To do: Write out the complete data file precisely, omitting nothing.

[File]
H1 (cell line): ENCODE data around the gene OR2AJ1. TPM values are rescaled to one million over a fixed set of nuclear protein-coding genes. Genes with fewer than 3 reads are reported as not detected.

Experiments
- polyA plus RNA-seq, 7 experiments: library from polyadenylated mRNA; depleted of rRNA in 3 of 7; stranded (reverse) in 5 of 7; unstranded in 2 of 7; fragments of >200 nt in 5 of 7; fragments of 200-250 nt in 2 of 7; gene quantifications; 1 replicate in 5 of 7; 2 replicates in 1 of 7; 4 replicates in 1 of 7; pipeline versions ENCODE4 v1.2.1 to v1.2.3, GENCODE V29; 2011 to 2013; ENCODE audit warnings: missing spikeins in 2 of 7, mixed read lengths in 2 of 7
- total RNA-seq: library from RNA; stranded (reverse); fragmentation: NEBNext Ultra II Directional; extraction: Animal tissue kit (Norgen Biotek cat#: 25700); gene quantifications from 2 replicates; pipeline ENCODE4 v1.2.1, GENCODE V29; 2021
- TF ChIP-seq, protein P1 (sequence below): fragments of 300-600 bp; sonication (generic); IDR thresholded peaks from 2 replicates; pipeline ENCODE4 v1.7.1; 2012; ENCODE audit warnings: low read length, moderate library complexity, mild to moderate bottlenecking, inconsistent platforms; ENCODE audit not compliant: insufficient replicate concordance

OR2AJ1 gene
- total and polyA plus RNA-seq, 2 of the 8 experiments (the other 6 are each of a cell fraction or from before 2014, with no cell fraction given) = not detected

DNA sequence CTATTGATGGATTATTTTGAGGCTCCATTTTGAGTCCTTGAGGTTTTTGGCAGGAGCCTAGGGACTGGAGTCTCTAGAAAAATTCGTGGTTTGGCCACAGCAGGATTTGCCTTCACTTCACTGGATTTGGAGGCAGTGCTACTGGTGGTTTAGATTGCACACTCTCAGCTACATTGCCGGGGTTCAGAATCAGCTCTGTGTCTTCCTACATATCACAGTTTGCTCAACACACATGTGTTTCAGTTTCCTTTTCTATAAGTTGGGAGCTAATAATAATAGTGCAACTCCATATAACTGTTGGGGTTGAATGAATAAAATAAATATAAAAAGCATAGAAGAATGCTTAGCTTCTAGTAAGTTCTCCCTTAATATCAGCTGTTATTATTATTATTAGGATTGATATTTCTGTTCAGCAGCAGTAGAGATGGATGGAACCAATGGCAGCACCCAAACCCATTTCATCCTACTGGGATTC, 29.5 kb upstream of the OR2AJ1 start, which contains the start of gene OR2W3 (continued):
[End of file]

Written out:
H1 (cell line): ENCODE data around the gene OR2AJ1. TPM values are rescaled to one million over a fixed set of nuclear protein-coding genes. Genes with fewer than 3 reads are reported as not detected.

Experiments
- polyA plus RNA-seq, 7 experiments: library from polyadenylated mRNA; depleted of rRNA in 3 of 7; stranded (reverse) in 5 of 7; unstranded in 2 of 7; fragments of >200 nt in 5 of 7; fragments of 200-250 nt in 2 of 7; gene quantifications; 1 replicate in 5 of 7; 2 replicates in 1 of 7; 4 replicates in 1 of 7; pipeline versions ENCODE4 v1.2.1 to v1.2.3, GENCODE V29; 2011 to 2013; ENCODE audit warnings: missing spikeins in 2 of 7, mixed read lengths in 2 of 7
- total RNA-seq: library from RNA; stranded (reverse); fragmentation: NEBNext Ultra II Directional; extraction: Animal tissue kit (Norgen Biotek cat#: 25700); gene quantifications from 2 replicates; pipeline ENCODE4 v1.2.1, GENCODE V29; 2021
- TF ChIP-seq, protein P1 (sequence below): fragments of 300-600 bp; sonication (generic); IDR thresholded peaks from 2 replicates; pipeline ENCODE4 v1.7.1; 2012; ENCODE audit warnings: low read length, moderate library complexity, mild to moderate bottlenecking, inconsistent platforms; ENCODE audit not compliant: insufficient replicate concordance

OR2AJ1 gene
- total and polyA plus RNA-seq, 2 of the 8 experiments (the other 6 are each of a cell fraction or from before 2014, with no cell fraction given) = not detected

DNA sequence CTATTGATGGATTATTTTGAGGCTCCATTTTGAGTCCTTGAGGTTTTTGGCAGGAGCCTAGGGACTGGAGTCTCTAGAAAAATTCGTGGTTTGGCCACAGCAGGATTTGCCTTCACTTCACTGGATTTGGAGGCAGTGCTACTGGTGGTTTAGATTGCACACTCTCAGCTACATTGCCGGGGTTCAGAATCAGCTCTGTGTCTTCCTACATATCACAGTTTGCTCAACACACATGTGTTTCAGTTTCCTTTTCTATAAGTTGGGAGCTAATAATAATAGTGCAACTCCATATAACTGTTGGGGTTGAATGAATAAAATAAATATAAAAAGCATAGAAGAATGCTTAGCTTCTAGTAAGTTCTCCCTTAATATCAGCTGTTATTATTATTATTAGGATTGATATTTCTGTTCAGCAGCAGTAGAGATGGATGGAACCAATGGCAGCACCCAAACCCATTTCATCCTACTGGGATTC, 29.5 kb upstream of the OR2AJ1 start, which contains the start of gene OR2W3 (continued):